Rebecca Perkins Kwoka was born and raised in New Hampshire, growing up in Stratham as her family owned and operated the Exeter Dairy Queen. Rebecca understands the incredible challenges small businesses are facing because she depended on one for everything, literally. For a while, her home was the small space above the Dairy Queen. She knows the struggle of trying to make ends meet when margins are tight. By the age of 15 she was managing employees and working 30+ hours per week while also attending high school. While most of her peers at Exeter rowed crew or played lacrosse after school, she ran the drive-thru. And she can still make a burger and fries with the best of them.
Dartmouth and Cornell Law opened doors she never even knew existed. But going to these schools also opened her eyes to just how many people get left behind. She learned just how much change we need: better jobs so people can actually pay their bills and save for college, better schools that help our children excel, cleaner air and drinking water, and equality no matter the color of your skin, gender or who you love.
As a new mother, she has an appreciation for policies that will help lower healthcare costs AND for getting a full 8 hours of sleep. Do you know how much it costs to have a baby these days?! As a member of the LGBTQ community, she understands all too well the ways that our healthcare and employment systems still do not protect all of us equally under the law.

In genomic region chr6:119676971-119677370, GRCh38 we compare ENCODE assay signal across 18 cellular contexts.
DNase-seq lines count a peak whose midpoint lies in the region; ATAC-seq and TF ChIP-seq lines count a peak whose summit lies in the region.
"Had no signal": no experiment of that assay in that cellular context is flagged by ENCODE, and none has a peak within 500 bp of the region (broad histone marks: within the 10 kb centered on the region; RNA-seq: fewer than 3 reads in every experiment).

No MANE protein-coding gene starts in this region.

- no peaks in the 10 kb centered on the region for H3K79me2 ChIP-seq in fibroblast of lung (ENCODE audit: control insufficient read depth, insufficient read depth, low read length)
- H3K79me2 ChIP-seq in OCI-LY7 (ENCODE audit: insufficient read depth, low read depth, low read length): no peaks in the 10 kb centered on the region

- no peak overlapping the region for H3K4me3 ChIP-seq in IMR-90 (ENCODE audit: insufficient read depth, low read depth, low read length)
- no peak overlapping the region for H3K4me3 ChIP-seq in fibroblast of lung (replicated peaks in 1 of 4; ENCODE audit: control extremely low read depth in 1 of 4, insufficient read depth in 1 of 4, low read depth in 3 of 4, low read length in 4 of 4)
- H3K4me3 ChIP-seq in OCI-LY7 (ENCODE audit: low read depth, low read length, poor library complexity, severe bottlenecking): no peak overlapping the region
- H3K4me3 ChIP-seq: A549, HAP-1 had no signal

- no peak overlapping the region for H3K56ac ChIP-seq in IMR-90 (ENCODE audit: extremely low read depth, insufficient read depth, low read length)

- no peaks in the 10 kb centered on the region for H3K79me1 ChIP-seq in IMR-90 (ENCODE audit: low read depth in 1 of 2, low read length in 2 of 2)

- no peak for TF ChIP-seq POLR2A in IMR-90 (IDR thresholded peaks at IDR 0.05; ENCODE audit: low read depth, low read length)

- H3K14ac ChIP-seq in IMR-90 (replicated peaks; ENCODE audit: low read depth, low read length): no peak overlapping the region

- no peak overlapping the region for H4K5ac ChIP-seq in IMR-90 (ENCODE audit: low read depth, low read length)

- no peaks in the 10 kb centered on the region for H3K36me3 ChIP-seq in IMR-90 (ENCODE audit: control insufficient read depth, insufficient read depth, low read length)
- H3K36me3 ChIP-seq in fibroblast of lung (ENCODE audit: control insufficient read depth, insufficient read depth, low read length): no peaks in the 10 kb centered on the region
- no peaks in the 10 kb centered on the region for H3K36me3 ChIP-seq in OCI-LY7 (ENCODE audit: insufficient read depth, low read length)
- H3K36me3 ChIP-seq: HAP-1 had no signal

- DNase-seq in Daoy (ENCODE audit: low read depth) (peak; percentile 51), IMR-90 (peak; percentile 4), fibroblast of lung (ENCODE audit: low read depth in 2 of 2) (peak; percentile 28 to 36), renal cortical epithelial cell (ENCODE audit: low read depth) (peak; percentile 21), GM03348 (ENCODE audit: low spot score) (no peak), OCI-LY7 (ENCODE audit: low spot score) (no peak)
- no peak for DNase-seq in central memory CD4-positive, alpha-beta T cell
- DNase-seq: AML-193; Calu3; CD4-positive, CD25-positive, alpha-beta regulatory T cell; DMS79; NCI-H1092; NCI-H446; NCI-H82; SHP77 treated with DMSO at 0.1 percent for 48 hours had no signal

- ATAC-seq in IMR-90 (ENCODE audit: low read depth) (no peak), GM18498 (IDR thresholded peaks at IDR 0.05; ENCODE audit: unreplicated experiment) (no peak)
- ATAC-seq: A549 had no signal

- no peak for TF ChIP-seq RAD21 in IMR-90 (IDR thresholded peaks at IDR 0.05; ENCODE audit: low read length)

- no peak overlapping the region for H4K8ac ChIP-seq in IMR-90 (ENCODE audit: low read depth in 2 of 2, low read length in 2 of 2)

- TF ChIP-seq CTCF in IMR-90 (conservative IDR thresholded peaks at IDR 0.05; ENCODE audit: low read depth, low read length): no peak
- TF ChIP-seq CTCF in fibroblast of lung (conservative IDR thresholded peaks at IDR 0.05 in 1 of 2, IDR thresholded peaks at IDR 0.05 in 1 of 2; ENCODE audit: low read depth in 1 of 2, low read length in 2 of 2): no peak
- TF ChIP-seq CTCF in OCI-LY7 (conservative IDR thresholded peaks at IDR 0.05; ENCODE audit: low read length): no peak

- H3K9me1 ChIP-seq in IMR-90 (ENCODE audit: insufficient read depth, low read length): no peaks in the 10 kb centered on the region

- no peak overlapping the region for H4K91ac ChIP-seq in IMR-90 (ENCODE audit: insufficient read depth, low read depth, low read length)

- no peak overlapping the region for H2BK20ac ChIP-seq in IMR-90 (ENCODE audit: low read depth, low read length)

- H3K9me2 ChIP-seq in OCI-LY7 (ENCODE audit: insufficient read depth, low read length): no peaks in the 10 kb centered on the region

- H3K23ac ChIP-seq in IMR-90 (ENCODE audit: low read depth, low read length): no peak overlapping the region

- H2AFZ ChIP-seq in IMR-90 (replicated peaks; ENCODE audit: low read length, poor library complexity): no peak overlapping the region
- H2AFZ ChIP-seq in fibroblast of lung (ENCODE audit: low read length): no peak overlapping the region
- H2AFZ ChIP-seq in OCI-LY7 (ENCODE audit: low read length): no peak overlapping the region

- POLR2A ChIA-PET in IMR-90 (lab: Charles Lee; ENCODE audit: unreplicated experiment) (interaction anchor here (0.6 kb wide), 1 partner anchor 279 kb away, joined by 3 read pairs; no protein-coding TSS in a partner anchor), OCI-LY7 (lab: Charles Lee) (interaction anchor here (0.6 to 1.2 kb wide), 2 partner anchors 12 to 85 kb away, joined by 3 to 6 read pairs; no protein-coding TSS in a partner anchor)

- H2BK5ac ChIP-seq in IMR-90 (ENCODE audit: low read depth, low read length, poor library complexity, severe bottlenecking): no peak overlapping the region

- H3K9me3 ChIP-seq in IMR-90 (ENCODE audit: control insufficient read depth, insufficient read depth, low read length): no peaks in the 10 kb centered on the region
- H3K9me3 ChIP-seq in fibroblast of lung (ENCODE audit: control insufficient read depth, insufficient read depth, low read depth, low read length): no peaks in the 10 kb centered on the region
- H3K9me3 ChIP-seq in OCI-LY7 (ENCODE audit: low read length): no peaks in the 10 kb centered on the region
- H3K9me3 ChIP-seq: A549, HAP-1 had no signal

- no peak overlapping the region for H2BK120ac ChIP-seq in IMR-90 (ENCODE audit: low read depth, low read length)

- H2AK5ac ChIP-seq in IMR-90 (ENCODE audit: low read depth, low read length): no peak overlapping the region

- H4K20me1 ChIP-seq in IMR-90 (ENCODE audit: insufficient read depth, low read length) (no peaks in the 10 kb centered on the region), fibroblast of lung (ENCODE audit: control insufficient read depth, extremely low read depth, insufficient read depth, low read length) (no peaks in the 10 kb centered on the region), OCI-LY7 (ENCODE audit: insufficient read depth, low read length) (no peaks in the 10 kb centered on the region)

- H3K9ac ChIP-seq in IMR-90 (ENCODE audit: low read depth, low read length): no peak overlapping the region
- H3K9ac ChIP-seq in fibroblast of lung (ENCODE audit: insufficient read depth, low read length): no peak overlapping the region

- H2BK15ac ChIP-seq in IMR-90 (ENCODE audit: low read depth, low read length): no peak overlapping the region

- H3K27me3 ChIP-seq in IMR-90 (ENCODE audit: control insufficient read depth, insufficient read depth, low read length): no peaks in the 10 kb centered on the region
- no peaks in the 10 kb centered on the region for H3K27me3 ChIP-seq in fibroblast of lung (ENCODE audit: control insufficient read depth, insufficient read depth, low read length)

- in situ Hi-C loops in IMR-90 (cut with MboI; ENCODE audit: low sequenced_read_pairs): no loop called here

In order to achieve these things, we need new leaders with new ideas. You’ve heard that political talking point before, but here’s why Rebecca is different.
If we want to attract new businesses that pay higher wages with benefits, we must first keep our young people here and attract talent. That’s why she has been a workforce and affordable housing advocate for over a decade, and started the 603 Initiative – to not just talk about attracting and retaining young professionals to our state, but to actually do something to impact the issue.
What kinds of new businesses, and new jobs? Clean energy. As a green energy lawyer, she knows the impact of the right policy to bring in thousands of new jobs to New Hampshire, and as a State Senator, she would fight to ensure that policy is enacted.
Finally, she knows the difficulties of governing and the dedication it takes to get things done for her constituents. In one example of her commitment to thoughtful leadership, in her tenure on Portsmouth city council, she led a two-year community conversation in Portsmouth resulting in real change - zoning amendments that created a more inclusive community, located places in our City that the residents felt comfortable with.
Rebecca has spent her life working hard and advocating for progressive change, and in Concord she will do so every day for the residents of the 21st district.